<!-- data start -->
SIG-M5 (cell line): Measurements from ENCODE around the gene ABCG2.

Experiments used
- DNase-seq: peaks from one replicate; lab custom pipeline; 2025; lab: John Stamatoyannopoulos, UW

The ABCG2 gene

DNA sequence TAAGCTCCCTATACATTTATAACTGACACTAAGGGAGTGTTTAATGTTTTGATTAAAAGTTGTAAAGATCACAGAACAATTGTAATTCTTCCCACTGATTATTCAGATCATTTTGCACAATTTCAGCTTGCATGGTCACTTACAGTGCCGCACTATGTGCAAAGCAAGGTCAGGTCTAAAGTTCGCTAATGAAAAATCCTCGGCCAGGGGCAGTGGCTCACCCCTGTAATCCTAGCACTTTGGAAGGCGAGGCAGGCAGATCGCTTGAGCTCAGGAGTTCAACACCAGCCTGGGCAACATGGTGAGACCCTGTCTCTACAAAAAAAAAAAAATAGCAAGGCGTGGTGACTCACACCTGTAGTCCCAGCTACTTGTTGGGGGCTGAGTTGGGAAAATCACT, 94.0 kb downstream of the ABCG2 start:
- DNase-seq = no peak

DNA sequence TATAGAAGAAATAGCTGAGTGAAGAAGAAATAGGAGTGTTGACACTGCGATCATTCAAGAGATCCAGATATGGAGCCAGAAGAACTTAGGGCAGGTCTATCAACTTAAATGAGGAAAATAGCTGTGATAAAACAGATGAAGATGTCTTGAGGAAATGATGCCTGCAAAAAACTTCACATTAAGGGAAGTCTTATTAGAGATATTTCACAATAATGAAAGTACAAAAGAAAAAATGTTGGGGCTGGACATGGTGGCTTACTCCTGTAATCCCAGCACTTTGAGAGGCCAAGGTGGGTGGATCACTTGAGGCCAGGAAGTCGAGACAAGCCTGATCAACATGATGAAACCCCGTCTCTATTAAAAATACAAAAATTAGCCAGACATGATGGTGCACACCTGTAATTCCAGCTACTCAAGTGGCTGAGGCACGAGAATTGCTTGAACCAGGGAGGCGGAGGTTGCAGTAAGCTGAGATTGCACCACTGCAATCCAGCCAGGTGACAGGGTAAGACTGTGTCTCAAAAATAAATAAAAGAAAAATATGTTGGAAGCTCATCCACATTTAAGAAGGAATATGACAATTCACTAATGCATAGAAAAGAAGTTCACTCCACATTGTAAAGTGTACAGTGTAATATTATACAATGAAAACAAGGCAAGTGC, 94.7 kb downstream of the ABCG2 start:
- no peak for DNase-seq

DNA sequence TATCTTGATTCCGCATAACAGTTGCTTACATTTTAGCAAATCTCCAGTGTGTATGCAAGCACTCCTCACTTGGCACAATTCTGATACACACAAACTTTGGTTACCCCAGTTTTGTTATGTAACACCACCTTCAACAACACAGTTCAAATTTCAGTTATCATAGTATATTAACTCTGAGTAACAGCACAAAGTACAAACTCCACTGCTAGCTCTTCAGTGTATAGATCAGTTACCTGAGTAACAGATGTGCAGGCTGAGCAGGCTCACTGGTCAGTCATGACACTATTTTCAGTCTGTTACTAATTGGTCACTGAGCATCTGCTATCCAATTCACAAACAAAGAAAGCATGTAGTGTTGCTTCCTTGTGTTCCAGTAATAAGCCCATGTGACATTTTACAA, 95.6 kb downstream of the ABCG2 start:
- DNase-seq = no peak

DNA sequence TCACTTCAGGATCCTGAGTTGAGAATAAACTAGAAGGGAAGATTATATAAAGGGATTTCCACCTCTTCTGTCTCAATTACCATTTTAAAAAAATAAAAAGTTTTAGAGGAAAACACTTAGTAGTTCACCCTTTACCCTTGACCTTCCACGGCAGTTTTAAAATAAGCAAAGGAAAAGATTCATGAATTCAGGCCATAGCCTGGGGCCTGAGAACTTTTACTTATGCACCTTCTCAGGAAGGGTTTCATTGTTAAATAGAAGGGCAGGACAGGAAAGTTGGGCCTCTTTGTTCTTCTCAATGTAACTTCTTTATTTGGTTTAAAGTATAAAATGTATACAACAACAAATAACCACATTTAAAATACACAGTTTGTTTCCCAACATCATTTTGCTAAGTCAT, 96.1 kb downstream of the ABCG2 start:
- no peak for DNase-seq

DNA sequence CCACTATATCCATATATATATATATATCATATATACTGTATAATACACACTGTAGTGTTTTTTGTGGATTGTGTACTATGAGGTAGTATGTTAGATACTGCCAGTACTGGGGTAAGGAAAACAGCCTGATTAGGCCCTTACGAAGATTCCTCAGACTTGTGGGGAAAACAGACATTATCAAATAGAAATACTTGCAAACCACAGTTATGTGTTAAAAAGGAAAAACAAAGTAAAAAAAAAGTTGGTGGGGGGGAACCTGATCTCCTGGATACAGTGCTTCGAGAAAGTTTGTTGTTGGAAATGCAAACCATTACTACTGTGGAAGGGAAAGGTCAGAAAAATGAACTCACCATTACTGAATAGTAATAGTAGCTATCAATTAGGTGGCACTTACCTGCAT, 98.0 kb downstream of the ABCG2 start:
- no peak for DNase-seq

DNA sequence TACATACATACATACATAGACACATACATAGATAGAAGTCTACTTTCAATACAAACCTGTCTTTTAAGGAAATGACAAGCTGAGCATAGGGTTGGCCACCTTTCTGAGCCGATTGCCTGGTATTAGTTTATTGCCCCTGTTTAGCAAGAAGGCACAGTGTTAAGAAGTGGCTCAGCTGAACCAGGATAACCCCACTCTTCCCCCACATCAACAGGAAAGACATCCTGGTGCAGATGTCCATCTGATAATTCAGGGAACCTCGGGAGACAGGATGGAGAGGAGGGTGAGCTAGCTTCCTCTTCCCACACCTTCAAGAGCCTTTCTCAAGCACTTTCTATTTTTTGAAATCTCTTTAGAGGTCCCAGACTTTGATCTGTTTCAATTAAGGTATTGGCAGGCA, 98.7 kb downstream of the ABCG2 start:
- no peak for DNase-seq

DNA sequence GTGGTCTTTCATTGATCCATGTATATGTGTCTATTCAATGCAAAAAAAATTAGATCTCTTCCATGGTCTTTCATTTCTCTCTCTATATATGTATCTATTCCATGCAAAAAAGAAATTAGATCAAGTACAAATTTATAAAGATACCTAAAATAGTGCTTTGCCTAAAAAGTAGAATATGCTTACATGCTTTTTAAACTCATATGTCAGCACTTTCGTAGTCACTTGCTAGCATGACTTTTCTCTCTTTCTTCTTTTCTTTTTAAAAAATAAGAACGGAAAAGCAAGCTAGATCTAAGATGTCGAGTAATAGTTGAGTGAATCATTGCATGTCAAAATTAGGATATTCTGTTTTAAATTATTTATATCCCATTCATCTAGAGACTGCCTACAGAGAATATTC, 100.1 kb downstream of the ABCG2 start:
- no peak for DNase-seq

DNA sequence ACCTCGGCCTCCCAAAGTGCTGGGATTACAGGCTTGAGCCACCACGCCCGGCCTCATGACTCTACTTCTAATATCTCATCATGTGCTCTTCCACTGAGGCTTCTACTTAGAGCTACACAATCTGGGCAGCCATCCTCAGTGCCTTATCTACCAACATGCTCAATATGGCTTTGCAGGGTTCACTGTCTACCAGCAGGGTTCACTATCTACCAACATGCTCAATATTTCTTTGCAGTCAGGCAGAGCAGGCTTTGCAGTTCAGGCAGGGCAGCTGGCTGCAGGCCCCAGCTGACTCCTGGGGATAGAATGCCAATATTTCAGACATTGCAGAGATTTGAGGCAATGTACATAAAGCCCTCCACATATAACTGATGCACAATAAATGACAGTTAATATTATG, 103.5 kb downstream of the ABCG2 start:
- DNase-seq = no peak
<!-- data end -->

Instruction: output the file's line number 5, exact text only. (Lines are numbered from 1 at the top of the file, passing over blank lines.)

DNA sequence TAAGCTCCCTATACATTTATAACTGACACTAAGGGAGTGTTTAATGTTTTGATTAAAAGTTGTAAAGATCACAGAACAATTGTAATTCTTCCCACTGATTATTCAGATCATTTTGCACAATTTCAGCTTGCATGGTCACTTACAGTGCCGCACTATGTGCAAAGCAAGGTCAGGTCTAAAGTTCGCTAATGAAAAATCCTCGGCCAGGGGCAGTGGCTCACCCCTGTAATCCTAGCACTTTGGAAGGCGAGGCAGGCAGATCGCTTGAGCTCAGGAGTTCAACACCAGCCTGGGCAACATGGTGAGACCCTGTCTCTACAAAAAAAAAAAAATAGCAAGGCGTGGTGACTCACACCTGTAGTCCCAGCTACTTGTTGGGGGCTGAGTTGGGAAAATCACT, 94.0 kb downstream of the ABCG2 start: